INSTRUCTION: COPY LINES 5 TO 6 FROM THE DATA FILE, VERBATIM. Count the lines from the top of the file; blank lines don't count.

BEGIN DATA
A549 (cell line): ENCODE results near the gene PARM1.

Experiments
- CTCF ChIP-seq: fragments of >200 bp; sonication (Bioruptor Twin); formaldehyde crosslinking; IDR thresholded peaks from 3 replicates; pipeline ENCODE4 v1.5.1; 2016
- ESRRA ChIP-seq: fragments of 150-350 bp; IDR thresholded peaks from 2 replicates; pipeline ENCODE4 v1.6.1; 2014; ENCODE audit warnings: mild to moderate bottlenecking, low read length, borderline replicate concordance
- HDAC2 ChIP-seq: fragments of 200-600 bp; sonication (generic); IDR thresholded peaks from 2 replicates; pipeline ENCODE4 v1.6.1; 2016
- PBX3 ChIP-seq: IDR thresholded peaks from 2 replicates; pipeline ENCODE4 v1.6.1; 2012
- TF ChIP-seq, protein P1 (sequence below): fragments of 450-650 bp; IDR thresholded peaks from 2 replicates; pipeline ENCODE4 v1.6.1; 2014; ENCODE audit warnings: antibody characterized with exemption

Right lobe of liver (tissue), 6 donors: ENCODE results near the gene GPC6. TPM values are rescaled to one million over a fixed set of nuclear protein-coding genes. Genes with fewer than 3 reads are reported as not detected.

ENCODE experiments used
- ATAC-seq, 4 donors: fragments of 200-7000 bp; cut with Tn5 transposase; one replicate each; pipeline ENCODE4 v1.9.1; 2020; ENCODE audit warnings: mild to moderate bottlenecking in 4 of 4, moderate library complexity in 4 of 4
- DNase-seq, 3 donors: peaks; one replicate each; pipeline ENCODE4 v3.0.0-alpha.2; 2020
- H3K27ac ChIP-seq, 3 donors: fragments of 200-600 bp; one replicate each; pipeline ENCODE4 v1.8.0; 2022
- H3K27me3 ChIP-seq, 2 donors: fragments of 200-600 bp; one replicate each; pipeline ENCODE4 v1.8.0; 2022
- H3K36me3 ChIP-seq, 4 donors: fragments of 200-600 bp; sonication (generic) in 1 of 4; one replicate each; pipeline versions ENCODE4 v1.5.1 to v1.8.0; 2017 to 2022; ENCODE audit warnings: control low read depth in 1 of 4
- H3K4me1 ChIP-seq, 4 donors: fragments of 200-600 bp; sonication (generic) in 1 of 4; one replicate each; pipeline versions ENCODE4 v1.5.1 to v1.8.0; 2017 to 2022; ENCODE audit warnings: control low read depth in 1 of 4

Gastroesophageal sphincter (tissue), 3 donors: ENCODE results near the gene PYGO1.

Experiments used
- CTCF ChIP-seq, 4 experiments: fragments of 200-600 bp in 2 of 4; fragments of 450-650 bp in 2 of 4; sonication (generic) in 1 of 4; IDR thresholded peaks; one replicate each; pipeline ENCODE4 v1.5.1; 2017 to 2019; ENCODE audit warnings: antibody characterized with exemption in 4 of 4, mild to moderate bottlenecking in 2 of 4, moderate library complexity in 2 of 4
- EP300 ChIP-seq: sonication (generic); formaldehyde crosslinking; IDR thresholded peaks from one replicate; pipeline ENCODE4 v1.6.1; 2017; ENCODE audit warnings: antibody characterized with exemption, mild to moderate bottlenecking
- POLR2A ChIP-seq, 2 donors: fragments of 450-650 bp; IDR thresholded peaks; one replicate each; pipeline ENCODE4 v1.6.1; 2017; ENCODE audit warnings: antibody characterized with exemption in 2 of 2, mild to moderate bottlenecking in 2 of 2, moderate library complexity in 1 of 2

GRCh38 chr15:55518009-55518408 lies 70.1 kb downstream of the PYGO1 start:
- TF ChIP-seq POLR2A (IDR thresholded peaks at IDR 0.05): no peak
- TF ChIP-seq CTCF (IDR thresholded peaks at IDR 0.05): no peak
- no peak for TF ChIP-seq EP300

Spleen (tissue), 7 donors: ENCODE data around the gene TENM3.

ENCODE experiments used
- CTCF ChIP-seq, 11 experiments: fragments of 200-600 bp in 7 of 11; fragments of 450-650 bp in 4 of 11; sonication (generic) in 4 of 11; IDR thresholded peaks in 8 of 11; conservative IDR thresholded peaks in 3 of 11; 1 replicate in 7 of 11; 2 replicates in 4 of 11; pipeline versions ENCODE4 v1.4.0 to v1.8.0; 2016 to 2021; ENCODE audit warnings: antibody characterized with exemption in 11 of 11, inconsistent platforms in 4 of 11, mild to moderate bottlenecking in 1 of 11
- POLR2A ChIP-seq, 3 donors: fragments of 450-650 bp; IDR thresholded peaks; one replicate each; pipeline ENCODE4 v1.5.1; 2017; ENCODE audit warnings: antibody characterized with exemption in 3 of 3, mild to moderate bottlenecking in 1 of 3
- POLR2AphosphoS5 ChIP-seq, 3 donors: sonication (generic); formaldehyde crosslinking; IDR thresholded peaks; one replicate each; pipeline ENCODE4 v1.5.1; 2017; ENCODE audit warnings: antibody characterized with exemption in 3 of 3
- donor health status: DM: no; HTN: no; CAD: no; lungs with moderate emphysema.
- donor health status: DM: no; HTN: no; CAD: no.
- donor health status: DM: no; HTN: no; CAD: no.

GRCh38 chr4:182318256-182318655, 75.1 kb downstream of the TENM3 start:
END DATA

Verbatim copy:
- HDAC2 ChIP-seq: fragments of 200-600 bp; sonication (generic); IDR thresholded peaks from 2 replicates; pipeline ENCODE4 v1.6.1; 2016
- PBX3 ChIP-seq: IDR thresholded peaks from 2 replicates; pipeline ENCODE4 v1.6.1; 2012